The Year of the Rooster
Chinese New Year 2018 began on 16 February, marking the beginning of the Year of the Dog. I was lucky enough to find myself in the Chinatown in London during the 2017 Chinatown on 28 January, when the beginning of the Year of the Rooster was celebrated. The celebrations, which lasted two weeks, continued until 2 February.
For the Chinese people this is a very important anniversary, which is celebrated with big house cleaning, parties, dinners and gifts of money to children.
Chinese New Year takes place every year on a different date because it is based on the lunar calendar, and usually falls between January 21st and February 20th. The Chinese zodiac moves in a cycle of 12 years, each one characterized by a specific animal. For example, the previous years of the Rooster were 1945, 1957, 1969, 1981, 1993 and 2005.
Red lanterns in Chinatown
London’s Chinatown is located in the City of Westminster, around Gerrard Street. In fact during my stay I had already noticed the red lanterns that decorated much of the West End area, but I certainly didn’t expect to end up in the middle of a collective delirium that attracts something like 700,000 visitors, making it the busiest Chinese New Year celebration event outside Asia. Although the celebrations are concentrated in the area of Soho, the whole surrounding area, and we are talking about a really big area, the Saturday when the event started had been closed to traffic and I was able to enjoy the rare experience of walking in the middle of Charing Cross Road without risking my skin. And I also enjoyed the sight of hundreds of agents from Scotland Yard (God, when I like them!) patrolling the streets on foot and horseback, gorgeous in their black uniforms with phosphorescent yellow jackets with METROPOLITAN POLICE written on them.
Dragons and drums
Crowd. Immense, compressed, multiform. multicoloured and multiethnic, gathering from ten in the morning to six in the afternoon on the day the festivities begin. These begin with a parade that starts in the morning from Charing Cross Road and ends at Shaftesbury Avenue, and continue at various points, such as Trafalgar Square and Leicester Square, with performances of various kinds, including traditional and modern dances.
People are squeezed on the sides of the streets, admiring the typical dragons, masks worn by various people to form an elongated figure, dancing in jerks to the frantic rhythm of the drums. Now, the problem, or at least, that’s what happened to me, is that it’s practically impossible to see them, such is the crowd! Every once in a while I managed to catch a splash of coloured feathers jumping upwards. The advantage, however, is that these mini-shows are repeated incessantly in different places in the area, so with a bit of luck you may happen to see one in the front row.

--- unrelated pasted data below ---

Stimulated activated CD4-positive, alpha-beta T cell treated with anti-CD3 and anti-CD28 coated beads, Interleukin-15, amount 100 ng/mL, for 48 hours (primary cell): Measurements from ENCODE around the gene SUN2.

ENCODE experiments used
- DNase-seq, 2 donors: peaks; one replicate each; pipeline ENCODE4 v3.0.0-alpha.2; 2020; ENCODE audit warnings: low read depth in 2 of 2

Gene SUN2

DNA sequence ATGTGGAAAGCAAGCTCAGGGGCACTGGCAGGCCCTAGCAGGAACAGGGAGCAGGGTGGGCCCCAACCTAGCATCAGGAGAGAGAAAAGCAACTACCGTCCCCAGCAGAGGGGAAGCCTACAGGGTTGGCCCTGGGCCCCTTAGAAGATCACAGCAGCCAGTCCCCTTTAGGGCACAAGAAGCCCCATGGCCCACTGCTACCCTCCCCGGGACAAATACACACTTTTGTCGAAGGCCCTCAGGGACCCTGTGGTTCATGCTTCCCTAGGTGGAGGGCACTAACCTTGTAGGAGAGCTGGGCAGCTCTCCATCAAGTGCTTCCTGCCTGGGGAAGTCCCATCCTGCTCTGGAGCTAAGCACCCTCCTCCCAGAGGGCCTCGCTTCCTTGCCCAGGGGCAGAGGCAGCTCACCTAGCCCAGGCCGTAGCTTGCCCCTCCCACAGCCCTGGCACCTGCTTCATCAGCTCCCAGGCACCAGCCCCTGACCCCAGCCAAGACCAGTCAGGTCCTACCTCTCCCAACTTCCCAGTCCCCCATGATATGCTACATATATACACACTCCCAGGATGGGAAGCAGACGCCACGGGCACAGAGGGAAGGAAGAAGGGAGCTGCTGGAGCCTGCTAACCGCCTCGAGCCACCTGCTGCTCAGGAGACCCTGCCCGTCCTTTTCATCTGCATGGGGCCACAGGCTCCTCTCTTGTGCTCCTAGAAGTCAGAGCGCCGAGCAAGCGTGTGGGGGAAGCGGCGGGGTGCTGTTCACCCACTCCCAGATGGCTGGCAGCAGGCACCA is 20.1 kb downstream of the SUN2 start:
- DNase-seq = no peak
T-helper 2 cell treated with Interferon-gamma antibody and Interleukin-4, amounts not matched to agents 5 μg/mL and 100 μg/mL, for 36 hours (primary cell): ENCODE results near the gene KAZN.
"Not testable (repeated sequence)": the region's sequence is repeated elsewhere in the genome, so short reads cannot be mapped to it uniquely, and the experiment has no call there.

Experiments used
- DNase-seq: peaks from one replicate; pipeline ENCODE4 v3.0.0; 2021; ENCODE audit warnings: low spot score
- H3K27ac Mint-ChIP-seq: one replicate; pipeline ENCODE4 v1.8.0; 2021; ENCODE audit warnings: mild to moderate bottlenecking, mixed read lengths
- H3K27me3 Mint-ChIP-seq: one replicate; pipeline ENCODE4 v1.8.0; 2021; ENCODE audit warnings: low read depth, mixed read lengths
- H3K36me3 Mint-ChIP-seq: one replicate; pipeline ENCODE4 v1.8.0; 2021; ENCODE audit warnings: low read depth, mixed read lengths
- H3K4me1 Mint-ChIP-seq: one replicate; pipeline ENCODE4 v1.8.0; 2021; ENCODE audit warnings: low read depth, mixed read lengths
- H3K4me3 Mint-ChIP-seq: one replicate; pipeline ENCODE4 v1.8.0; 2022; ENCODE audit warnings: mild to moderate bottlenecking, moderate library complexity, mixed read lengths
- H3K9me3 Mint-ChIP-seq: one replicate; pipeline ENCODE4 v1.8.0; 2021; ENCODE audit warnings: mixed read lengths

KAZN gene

A corner of relaxation
Incredible but true, the Chinese New Year event is also attended by religious and spiritual associations, some of which give the opportunity to try certain practices. I was amazed at the sight of a gentleman and a lady meditating peacefully, sitting cross-legged on the ground in the midst of chaos… But true meditation also implies being able to estrange oneself from the outside world, therefore, chapeau.
… and finally, the food of the gods
I got a little lost in the mood when, at lunchtime, I noticed that in front of all the restaurants, from the simple fast food to the more elegant, there were long queues of patrons. But, not even to say it, in London everyone is very organized and nobody is ever left empty-handed! My friend and I chose a restaurant at random, not knowing any of them, and it happened really well. The Viet Food of Wardour Street, in fact, turned out to be simply exceptional, both for the traditional, well-kept interiors and the food, simply fabulous. Soups, vegetable rolls, meat and seafood: all beautiful to see (and photograph) and extremely tasty. Highly recommended!